I have had a tremendously lazy blogging week, probably because I’ve had a very feisty cooking one. I made a few new recipes this week, shook up our “in a rut” eating patterns, and then sat down with my laptop and thought, “I don’t have the energy at all to write about this”. But for posterity’s sake, I need to put to pen to paper (blog-style) about the corn recipes I made this week, so next September I’m not sitting around thinking, “Wait, weren’t there some corn things I used to make that were totally awesome? What were those, again?”
Anyway, the first notable thing I made this week was a tasty treat for Boomer, who got back on Sunday afternoon from visiting KtG in The Hague. I had a flashback before she left to a dessert we used to love when we were living in AZ while Pookie was still at NYU. It’s a bread-and-butter pudding that Pookie hated, and it’s a billion times more delicious than the effort you have to put into making it would suggest.
I remembered the recipe was from Gourmet, and I knew it was in my little binder of clipped-out recipes (which I update oh… every five years or so, so it’s hardly a reliable source), but I was being lazy and figured I’d find it on Epicurious. When I searched “bread and butter pudding”, I found a whole bunch of things with reviews that said stuff like, “This is heinous!” and “I would rather STARVE than eat that again” (I might be exaggerating), and I was getting depressed that I was making it up that the recipe I remembered was tasty, but then, at the end of the search, there it was. With reader reviews raving about its awesomeness. Woo hoo! All I can say about this recipe is that I don’t really love bread pudding, but I adore this. It’s every bit as good as I remembered, and even simpler to make. And it was a great “Welcome Home!” treat for Boomer.
The theme of the rest of the week, then, was corn. Pookie emailed me the link to this post on Kitchen Confit with a corn chowder recipe, and insisted that I make it, even though she doesn’t like corn chowder. Well, I happen to enjoy corn chowder quite a bit, so who was I to say no? I picked up a half dozen ears of the end-of-summer corn at the farm stand (normally I’m done buying it by now, because it’s nowhere near as sweet as it was at this time last month), parceled out a couple pounds of potatoes from my farm share, and whipped up a huge-assed pot of this soup.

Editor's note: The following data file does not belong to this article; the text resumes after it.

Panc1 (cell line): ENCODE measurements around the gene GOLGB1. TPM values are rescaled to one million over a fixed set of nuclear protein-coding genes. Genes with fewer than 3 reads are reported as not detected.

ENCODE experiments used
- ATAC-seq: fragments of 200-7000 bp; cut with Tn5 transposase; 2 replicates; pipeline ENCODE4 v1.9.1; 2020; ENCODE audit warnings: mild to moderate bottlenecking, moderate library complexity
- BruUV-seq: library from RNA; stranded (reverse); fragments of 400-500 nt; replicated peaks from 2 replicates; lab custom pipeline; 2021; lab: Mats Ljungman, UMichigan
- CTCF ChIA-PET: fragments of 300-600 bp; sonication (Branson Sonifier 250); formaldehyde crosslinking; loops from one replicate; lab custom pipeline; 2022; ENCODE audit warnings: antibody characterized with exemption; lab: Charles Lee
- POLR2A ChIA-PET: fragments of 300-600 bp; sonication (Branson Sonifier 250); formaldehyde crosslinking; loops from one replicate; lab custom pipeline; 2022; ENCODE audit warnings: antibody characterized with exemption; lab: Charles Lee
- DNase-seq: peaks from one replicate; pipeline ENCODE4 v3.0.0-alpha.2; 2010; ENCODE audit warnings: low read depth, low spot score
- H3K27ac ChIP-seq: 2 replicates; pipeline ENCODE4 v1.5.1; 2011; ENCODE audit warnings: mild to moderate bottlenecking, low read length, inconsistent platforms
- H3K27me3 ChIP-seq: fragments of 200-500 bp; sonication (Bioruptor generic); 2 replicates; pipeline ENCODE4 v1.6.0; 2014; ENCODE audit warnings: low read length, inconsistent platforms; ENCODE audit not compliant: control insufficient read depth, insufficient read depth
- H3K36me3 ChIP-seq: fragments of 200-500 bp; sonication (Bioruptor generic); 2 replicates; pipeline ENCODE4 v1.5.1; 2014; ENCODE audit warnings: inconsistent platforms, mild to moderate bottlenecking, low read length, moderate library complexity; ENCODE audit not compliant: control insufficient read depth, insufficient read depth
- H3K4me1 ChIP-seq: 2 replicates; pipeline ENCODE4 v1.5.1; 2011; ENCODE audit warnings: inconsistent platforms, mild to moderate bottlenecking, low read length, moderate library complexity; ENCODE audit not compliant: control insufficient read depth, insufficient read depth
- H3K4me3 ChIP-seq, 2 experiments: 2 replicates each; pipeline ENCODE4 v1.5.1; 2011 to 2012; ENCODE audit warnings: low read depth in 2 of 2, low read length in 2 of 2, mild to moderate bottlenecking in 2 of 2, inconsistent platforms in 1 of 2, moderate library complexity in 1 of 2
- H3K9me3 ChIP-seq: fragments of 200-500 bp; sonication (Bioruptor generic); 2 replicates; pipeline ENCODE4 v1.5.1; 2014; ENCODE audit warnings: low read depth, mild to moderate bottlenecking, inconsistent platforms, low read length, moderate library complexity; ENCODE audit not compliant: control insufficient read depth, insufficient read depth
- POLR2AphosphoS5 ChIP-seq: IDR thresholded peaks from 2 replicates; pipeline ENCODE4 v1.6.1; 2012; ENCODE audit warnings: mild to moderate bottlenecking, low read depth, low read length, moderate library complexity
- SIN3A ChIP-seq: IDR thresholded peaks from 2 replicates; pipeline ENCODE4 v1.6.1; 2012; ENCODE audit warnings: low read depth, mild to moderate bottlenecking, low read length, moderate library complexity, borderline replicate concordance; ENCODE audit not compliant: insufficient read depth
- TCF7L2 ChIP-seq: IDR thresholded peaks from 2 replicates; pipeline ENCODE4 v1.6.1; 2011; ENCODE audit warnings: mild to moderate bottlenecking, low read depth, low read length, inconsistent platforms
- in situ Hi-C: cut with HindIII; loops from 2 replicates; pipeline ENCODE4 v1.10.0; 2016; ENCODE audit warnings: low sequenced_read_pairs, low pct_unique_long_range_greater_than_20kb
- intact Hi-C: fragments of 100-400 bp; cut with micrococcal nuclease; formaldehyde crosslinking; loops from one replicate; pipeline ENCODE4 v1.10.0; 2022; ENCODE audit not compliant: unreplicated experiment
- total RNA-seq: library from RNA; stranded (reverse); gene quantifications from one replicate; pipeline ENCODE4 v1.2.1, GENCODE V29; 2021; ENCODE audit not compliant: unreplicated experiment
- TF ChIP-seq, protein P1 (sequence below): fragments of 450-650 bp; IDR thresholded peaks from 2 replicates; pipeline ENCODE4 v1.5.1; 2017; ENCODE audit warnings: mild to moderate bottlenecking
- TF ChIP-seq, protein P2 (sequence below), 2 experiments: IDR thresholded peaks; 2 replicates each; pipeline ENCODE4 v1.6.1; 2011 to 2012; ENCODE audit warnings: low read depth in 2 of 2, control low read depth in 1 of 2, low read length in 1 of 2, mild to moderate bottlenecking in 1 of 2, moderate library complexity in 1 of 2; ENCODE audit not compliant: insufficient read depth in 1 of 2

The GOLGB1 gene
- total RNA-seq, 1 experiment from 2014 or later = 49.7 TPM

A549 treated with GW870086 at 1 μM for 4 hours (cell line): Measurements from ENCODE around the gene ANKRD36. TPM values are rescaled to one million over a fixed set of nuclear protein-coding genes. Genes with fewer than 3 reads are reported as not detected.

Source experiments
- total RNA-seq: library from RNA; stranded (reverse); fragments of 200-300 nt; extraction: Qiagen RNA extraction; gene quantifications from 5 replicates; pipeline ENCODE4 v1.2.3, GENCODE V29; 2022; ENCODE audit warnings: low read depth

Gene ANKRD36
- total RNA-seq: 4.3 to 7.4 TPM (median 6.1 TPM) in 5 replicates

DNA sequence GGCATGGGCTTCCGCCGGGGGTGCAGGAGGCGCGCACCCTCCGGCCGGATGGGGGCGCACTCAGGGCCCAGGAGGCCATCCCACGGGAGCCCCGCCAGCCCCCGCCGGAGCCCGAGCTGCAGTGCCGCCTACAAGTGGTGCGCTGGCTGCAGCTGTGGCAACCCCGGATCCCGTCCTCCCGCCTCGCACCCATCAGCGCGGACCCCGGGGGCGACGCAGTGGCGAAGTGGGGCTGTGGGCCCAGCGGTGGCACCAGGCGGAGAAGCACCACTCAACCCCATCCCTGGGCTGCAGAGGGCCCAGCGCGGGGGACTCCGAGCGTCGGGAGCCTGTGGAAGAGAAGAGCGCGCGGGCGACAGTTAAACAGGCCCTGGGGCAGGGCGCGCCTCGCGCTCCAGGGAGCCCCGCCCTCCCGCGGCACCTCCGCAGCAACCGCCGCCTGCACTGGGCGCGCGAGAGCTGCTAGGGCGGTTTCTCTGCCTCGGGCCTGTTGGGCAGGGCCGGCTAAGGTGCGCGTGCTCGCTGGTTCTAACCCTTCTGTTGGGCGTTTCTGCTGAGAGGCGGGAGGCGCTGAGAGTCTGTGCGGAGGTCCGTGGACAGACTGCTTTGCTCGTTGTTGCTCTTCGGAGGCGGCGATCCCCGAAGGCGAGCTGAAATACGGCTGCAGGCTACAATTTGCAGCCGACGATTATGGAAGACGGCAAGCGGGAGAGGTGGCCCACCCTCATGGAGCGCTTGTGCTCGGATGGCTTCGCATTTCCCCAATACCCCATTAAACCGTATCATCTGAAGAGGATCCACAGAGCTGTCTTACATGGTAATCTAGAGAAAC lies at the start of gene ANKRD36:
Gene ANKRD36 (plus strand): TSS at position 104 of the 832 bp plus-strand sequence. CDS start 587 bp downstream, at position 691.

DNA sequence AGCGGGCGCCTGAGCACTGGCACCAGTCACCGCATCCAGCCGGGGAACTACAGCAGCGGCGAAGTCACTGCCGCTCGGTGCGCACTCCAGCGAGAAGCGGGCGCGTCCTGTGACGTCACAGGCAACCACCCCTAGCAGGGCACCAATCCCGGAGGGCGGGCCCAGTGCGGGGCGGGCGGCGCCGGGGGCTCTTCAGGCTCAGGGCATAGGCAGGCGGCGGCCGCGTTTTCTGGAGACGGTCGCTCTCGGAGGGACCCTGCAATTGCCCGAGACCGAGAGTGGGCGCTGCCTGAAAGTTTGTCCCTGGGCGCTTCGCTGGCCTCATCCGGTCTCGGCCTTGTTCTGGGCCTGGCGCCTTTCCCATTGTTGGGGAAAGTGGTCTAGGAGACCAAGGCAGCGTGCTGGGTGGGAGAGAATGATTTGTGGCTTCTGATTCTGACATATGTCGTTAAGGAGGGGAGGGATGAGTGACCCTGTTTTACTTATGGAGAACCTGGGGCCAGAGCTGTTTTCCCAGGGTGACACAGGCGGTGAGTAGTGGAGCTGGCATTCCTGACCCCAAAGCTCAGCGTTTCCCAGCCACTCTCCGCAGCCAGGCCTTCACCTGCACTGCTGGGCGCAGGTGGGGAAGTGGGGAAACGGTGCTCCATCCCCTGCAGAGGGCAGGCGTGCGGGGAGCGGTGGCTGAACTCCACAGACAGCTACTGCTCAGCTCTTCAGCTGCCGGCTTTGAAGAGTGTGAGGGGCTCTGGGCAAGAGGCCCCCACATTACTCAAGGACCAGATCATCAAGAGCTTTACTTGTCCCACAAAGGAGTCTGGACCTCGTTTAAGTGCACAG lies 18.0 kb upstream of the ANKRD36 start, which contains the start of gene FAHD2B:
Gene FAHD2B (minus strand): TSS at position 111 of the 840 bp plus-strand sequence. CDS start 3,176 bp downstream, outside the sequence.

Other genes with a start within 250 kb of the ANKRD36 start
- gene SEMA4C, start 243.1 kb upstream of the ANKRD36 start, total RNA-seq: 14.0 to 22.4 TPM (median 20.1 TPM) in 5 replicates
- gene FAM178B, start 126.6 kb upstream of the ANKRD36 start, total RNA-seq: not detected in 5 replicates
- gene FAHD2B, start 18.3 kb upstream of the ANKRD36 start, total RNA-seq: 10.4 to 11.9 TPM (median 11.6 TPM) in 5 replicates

I cannot stress enough how delicious this recipe is. And on a chilly night in September, with Fall really and truly here, it was just perfect. What’s better than a cozy, creamy, lightly spiced bowl of soup on an autumn night? Nothing, that’s what! I checked at the farm stand, and they said they’d have corn for another couple of weeks. That means we’re eating this at least six more times before the fresh corn is gone for the winter. And then we’ll start eating this made with the corn I froze last month.
The chowder really energized me to enjoy the waning moments of corn availability, and prompted by an assignment from Pookie from her work, I started searching for more corn recipes. What I found amazed me: How have I never made corn and potato cakes before? I love corn! I love potatoes! I love cake!
I used red pepper instead of green, and the end result was this insanely sweet, delicious, pan-fried heap of scrumptiousness. I’m sure if I was using actual starchy potatoes (like the recipe calls for) instead of the waxy ones from the farm, they would have held together better, but really, who cares? The really shocking thing about this meal, though, was that I made it on a Friday. Yeah, you heard me — on a Friday. It’s probably been ten years since I’ve cooked anything on a Friday, our traditional DiGiorno night. But this week I turned things on their ear, and we had the DiGiorno on Wednesday, to go with ANTM and Project Runway, and I made a full, wonderful meal on Friday instead. A meal of drunken beans made with Rancho Gordo marrow beans, and these corn cakes, and some Oktoberfest beer from Triumph. It’s safe to say this was the best dinner I’ve had on a Friday night in probably a decade.